Things have never been better and things have never been worse. The long string of Black men killed in the streets by police has sparked a new era of disgust, confusion, and fear.
Michael Brown, Eric Garner, Tamir Rice, Tony Robinson, Walter Scott, Freddie Gray, and now Terence Crutcher—all Black men killed in altercations with police, all names that help fuel our national debate of ‘Black Lives Matter,’ ‘All Lives Matter,’ and ‘Blue Lives Matter.’
Nothing has changed—that is, except body and dash cams, mobile live streaming, and YouTube. Likely, there has been no increase in racialized violence or abuses on the part of law enforcement. It’s just that now we can see it in 1080p as it happens.
Before now, we in the Black community would consider such events the unfortunate normal.
We live in a different world now, but it is unfortunately the same world when it comes to race. Our new world is merely showing us what we’d like to forget and presents a unique problem for Christians.
As a Black evangelical, my heart breaks twice—once for my people who feel invisible, worthless, and disposable. As a Christian leader, my heart breaks a second time over godlessness of so-called Christians in chat rooms, social media threads, and news forums who display much ignorance and un-biblical thinking around our racialized country.
Our race problem in America has nothing to do with gun violence, second amendment rights, socio-economic disparities, militarized police departments, or the decline in general civility. These are merely convenient scapegoats in our fear-filled and confused world that is looking for simple answers to complex problems.
Our problems are spiritual problems that go beyond the solutions of this world. For Christians, both our understanding of and our response to such problems must be deeper and costlier. Things have never been better and they have never been worse; nothing has changed except our awareness of a deeper problem that requires a deeper response.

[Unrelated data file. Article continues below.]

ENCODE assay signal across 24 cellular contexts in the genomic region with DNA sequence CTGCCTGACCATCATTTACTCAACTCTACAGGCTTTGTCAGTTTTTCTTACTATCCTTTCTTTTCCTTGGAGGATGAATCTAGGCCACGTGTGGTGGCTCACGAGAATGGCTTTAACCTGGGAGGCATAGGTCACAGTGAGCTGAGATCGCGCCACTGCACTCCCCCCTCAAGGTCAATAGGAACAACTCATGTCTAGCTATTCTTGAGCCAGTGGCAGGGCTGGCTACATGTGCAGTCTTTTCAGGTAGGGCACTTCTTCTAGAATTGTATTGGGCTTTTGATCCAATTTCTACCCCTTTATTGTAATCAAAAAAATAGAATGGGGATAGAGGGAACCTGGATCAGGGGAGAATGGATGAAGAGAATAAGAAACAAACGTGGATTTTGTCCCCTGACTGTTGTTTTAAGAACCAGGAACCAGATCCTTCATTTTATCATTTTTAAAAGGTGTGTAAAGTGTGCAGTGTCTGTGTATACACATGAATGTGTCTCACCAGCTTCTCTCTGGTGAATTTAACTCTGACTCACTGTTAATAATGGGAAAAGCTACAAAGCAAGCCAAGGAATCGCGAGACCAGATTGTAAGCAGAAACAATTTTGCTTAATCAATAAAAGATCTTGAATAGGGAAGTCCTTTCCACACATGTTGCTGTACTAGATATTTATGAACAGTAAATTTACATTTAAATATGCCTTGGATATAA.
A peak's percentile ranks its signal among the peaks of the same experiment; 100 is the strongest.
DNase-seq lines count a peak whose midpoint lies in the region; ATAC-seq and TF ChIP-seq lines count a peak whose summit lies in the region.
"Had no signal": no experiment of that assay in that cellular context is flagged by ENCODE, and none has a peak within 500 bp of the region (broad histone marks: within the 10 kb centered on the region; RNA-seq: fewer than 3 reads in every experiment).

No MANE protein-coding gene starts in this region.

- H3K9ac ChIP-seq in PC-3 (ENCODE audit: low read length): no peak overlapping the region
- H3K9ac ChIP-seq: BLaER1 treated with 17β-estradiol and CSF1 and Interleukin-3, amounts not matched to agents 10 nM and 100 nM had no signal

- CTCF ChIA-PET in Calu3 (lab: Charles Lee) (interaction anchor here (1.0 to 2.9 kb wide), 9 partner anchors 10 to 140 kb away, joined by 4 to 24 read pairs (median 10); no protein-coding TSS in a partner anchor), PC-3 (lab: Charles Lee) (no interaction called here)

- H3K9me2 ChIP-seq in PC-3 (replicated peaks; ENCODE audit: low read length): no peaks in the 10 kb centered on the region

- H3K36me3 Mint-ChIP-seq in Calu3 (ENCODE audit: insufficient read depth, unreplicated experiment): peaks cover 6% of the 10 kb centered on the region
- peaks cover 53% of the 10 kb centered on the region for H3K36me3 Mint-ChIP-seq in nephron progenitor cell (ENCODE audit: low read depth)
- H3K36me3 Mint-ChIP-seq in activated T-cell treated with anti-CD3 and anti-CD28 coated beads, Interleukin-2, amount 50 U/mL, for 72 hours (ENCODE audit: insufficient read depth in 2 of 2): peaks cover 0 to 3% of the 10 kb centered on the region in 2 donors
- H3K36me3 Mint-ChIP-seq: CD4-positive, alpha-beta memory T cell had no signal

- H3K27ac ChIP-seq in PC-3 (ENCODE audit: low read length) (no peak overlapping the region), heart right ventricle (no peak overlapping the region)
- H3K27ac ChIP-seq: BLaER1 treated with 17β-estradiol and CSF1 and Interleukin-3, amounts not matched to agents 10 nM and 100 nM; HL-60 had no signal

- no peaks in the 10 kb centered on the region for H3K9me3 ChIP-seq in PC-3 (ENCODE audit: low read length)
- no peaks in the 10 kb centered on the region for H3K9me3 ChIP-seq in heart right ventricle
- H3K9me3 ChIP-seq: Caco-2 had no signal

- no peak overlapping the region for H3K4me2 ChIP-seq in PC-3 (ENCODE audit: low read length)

So here it is: Quite simply, the epicenter of our race problem is sin—but not your ordinary, old-timey Jesus-on-a-flannel-graph-Sunday-school sin. In fact, it is our misunderstanding of sin that helps perpetuate systemic racialized injustices. No, our problem is a kind of sin that has been invisible to dominant-culture American Christians since the beginning.
The basic understanding of sin in the New Testament (Gr: Hamartia) is best thought of as a disease, a soul sickness. We know we have this ‘soul sickness’ because we see the fruit or manifestations of that sickness within us—things like lust, greed, violence, and envy.
These ‘symptoms,’ however, are almost only seen by American evangelicals through an individualistic lens. Our culpability is an individual culpability requiring an individual response. “I’ve sinned against God,” Christians reason, “I must repent to God,” they conclude.
Salvation for American Christians is a transaction between two individuals—themselves and God. This over-simplification of sin does not make sense of systemic, corporate evil, brokenness, and social maladies. American evangelicals reason that if someone is poor, perhaps it is due to his or her individual sinful choices. If someone is denied access to education, perhaps it is because of his or her work ethic or ability to work with others.